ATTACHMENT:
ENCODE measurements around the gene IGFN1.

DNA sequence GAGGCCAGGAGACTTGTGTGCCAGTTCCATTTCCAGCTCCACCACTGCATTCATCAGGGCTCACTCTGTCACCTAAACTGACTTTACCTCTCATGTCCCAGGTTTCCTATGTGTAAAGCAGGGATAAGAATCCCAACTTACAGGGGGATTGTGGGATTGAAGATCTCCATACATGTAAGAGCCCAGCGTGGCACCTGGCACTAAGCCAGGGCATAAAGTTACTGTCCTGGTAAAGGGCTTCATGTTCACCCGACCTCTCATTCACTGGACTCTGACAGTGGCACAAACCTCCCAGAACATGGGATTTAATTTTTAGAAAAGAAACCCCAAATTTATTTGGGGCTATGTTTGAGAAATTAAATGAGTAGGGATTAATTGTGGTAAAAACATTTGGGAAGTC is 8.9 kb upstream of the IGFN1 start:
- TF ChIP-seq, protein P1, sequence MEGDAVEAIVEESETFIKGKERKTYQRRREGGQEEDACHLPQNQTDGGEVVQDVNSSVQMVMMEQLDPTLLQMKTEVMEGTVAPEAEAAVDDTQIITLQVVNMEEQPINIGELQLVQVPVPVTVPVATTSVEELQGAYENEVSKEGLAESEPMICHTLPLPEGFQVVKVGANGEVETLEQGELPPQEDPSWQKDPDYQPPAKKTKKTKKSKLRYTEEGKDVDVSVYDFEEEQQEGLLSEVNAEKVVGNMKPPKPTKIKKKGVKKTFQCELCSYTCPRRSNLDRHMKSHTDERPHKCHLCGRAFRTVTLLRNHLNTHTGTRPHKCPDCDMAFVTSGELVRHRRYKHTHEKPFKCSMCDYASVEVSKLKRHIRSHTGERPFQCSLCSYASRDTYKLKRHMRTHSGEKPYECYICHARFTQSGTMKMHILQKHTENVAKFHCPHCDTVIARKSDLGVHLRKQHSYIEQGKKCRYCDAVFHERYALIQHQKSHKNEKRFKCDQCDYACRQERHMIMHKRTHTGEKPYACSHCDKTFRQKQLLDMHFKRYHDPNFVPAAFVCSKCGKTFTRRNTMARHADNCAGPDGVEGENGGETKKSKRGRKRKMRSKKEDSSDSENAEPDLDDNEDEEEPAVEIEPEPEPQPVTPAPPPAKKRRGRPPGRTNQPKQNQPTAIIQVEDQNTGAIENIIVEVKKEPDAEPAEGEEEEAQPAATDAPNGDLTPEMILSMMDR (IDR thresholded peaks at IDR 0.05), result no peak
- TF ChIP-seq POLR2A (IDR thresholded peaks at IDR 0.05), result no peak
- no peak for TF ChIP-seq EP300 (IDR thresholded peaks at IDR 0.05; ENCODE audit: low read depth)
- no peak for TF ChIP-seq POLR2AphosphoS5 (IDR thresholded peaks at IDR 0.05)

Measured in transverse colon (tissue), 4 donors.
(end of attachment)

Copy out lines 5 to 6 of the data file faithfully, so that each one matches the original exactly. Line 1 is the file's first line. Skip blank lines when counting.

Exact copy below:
- no peak for TF ChIP-seq EP300 (IDR thresholded peaks at IDR 0.05; ENCODE audit: low read depth)
- no peak for TF ChIP-seq POLR2AphosphoS5 (IDR thresholded peaks at IDR 0.05)